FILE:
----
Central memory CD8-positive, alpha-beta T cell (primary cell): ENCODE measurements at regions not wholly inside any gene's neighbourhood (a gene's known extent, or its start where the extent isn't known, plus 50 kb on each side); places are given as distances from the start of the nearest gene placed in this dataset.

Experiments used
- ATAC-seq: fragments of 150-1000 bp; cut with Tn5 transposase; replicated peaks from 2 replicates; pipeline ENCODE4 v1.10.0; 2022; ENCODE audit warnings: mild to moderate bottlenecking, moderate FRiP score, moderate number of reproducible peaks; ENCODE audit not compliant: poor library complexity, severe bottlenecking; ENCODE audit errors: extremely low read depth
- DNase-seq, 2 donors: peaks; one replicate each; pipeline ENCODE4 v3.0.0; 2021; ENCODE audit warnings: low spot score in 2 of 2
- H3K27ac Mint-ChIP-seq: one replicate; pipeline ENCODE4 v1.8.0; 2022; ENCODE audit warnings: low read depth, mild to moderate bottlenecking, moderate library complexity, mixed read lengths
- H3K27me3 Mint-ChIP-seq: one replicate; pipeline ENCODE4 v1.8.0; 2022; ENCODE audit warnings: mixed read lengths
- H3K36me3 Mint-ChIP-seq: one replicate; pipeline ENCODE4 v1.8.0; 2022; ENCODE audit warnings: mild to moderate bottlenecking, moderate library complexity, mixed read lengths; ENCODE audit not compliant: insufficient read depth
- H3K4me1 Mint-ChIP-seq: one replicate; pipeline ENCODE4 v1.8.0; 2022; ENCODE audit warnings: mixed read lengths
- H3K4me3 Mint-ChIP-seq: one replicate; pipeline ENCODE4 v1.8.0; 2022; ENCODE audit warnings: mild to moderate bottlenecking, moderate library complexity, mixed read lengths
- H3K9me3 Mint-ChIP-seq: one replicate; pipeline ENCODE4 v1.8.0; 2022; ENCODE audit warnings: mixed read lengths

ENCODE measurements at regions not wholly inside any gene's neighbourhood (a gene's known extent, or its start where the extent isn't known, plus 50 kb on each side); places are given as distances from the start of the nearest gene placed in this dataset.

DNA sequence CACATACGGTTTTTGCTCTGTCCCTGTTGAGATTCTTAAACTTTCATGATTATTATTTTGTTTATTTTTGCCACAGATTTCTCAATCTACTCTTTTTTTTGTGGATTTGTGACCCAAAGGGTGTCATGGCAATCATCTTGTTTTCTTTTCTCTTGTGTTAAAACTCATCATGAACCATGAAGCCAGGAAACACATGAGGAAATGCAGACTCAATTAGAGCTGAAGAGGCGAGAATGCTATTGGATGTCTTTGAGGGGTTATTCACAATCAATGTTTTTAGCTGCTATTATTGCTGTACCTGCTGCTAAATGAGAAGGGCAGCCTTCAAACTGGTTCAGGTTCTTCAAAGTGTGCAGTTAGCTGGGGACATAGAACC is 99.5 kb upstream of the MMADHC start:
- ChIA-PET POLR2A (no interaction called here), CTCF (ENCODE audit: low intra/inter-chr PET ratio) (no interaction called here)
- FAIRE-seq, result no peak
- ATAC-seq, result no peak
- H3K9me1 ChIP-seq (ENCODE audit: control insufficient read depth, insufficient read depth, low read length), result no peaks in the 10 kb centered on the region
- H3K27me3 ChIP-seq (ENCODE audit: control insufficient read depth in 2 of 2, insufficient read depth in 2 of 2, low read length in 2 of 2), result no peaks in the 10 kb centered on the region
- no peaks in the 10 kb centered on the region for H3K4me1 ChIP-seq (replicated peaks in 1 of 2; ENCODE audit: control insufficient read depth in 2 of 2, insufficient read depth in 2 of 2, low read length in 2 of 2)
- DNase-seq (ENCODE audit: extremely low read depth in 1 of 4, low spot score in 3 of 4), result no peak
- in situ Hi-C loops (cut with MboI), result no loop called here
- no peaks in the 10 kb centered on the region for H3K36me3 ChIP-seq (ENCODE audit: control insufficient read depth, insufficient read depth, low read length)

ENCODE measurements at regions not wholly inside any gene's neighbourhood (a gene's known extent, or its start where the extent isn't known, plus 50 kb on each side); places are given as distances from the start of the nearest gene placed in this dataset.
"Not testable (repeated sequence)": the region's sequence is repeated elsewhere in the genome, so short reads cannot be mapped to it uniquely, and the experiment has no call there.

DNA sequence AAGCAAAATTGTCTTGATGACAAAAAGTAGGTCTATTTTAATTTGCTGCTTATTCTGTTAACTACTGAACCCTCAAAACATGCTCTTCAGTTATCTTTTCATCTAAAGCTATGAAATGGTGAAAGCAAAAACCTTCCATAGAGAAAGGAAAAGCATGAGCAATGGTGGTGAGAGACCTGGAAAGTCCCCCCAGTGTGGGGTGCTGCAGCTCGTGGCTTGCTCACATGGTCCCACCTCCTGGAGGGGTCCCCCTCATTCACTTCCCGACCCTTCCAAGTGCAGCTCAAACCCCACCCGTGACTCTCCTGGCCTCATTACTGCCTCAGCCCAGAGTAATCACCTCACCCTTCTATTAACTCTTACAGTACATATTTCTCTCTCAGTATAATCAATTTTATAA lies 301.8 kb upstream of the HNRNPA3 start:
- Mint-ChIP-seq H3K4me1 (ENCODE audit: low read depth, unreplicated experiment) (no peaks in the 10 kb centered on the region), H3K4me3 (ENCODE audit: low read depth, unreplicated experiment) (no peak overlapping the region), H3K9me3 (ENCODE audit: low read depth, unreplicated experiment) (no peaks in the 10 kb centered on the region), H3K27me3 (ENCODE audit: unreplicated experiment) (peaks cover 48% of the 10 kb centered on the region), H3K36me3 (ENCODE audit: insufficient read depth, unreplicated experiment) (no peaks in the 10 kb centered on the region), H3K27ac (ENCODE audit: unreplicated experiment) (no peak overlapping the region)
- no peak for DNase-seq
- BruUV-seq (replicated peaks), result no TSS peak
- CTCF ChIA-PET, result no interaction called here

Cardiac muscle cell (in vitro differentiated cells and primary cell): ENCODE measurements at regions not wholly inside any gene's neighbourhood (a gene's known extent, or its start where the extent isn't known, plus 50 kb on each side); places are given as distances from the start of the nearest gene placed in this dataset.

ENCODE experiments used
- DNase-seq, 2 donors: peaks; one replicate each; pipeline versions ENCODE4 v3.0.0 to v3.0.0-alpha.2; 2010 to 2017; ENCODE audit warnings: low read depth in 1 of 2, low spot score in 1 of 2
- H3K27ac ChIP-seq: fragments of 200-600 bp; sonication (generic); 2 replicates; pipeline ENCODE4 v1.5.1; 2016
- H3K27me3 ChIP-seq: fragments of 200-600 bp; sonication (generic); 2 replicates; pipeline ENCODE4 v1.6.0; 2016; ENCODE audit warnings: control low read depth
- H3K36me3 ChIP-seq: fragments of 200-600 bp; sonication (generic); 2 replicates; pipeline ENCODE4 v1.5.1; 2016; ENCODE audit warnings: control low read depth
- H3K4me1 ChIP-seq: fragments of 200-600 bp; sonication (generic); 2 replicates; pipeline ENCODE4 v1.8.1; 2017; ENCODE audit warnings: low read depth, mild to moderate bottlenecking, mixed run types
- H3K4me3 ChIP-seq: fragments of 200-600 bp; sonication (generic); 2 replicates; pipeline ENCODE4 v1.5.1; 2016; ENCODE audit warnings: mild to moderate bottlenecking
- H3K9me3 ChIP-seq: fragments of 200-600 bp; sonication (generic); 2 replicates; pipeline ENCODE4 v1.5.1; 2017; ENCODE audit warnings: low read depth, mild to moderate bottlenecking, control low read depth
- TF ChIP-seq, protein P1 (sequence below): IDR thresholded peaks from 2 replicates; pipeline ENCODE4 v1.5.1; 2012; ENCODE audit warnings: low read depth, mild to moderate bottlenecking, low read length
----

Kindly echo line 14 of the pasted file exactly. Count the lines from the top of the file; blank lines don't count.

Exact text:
- FAIRE-seq, result no peak